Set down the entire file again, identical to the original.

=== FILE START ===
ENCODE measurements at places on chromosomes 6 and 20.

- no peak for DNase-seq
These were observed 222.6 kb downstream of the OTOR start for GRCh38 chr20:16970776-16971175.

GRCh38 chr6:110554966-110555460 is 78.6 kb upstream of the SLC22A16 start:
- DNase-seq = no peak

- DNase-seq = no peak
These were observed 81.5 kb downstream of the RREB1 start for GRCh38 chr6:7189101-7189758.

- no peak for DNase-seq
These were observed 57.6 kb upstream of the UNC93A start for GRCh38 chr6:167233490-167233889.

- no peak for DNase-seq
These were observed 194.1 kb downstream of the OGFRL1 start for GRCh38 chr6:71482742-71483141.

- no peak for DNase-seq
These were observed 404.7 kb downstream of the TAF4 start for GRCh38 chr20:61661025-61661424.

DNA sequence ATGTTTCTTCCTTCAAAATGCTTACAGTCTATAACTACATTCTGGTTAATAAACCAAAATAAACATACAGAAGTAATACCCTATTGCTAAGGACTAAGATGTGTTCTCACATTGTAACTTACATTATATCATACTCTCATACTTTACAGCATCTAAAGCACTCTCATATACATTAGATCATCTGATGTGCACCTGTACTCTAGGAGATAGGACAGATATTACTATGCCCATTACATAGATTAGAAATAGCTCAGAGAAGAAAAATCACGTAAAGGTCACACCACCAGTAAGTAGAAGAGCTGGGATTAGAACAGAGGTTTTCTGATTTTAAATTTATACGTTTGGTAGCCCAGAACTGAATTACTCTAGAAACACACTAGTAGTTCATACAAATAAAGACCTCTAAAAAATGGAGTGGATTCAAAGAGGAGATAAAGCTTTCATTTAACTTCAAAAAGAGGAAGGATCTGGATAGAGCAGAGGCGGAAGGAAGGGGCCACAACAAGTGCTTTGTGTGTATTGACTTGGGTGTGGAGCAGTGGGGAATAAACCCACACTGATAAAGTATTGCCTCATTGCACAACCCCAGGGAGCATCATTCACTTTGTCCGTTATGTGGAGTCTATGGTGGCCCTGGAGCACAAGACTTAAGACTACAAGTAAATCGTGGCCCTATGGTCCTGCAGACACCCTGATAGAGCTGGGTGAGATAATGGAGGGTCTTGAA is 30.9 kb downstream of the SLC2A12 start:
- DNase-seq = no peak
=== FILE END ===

ENCODE measurements at places on chromosomes 6 and 20.

- no peak for DNase-seq
These were observed 222.6 kb downstream of the OTOR start for GRCh38 chr20:16970776-16971175.

GRCh38 chr6:110554966-110555460 is 78.6 kb upstream of the SLC22A16 start:
- DNase-seq = no peak

- DNase-seq = no peak
These were observed 81.5 kb downstream of the RREB1 start for GRCh38 chr6:7189101-7189758.

- no peak for DNase-seq
These were observed 57.6 kb upstream of the UNC93A start for GRCh38 chr6:167233490-167233889.

- no peak for DNase-seq
These were observed 194.1 kb downstream of the OGFRL1 start for GRCh38 chr6:71482742-71483141.

- no peak for DNase-seq
These were observed 404.7 kb downstream of the TAF4 start for GRCh38 chr20:61661025-61661424.

DNA sequence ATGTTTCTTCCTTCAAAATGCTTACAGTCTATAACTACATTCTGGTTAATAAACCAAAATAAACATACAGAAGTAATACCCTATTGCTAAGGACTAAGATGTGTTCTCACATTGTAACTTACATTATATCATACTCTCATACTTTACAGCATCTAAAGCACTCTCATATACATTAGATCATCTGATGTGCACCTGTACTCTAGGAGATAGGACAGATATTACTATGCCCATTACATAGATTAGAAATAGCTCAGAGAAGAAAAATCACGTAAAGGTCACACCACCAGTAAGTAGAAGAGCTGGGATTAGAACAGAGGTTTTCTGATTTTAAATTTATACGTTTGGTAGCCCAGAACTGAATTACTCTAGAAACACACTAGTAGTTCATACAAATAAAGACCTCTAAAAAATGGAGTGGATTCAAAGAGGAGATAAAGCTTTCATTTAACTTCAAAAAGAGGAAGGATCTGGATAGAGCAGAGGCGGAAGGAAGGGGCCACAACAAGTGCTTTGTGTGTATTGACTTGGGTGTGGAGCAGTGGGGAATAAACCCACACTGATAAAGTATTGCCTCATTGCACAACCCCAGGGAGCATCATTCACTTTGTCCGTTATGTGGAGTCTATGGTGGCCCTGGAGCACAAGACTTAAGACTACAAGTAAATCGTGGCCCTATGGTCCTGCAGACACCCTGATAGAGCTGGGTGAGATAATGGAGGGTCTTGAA is 30.9 kb downstream of the SLC2A12 start:
- DNase-seq = no peak